Wednesday, October 08, 2008

The Kapparot ritual on the eve of Yom Kippur

Jews in Arab countries* practised the custom of Kapparot on the eve of Yom Kippur. It is still practised in Israel but nowadays, animal rights campaigners may also be in attendance. These photos were taken in Mahane Yehuda market two years ago. Report in Israel News.

, which is from the same Hebrew root as Yom Kippur and literally means ‘atonements,’ is a custom which aims to awaken the drive toward repentance while engaging in charity on the eve of Judaism’s central day of prayer.

The practice of kapparot using live fowl entails the following: A male or female chicken is taken in hand, corresponding to the gender of the taker or family members on whose behalf they are performing the ritual. Psalm 107:17-20 and Job 33:23-24 are recited and the live bird is swung around the person’s head three times. While swinging, the person recites the following three times: “This be my substitute, my vicarious offering, my atonement. This cock (or hen) shall meet death, but I shall find a long and pleasant life of peace.”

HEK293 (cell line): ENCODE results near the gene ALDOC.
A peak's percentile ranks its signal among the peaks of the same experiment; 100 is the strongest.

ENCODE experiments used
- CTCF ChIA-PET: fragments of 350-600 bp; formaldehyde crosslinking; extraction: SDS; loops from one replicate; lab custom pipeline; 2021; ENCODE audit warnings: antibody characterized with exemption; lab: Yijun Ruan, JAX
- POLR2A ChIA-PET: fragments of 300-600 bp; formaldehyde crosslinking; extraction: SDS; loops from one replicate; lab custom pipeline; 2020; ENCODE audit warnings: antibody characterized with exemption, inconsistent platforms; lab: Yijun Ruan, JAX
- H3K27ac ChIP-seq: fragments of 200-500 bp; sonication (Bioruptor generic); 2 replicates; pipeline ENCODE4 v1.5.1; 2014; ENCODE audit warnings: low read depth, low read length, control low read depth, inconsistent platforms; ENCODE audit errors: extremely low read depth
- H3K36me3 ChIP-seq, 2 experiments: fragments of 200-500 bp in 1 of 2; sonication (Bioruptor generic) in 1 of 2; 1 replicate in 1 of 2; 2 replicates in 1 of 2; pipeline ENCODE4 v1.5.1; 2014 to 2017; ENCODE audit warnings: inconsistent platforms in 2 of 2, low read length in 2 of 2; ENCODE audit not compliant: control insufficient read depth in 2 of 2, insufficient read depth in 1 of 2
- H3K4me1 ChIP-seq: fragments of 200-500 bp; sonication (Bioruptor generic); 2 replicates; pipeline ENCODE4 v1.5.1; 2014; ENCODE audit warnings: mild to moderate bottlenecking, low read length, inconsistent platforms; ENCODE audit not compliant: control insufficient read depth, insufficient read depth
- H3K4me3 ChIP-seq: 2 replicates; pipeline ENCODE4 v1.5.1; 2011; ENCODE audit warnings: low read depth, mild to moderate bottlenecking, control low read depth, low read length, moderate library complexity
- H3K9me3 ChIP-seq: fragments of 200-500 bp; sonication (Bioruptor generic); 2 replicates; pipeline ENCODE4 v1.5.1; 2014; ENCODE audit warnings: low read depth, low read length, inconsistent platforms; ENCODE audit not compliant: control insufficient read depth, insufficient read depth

Read article in full

* Ashkenazi Jews (thank you, Independent Observer) too practised the ritual.


Anonymous said...

I'm an Ashkenaz, born in Canada in 1952 to two Canadian born Jews. We never observed the Kapparot ritual, but I do recall my father talking about his Polish-born father taking him down to the local Jewish market and purchasing a fowl in order to wring its neck and give the bird to a needy family for the meal after the fast ends. (My mother grew up in a small town with very few Jewish families and therefore had no such memories.)

Anonymous said...

The Ashkenazim also practised the ritual, termed "shlogn kapores".

Here is a link:

I have the impression rabbis sometimes discouraged the practise, considering it as a mild form of superstition.

Anonymous said...

Here is another form of the above URL:

Or, Google "shlogn kapores" for more.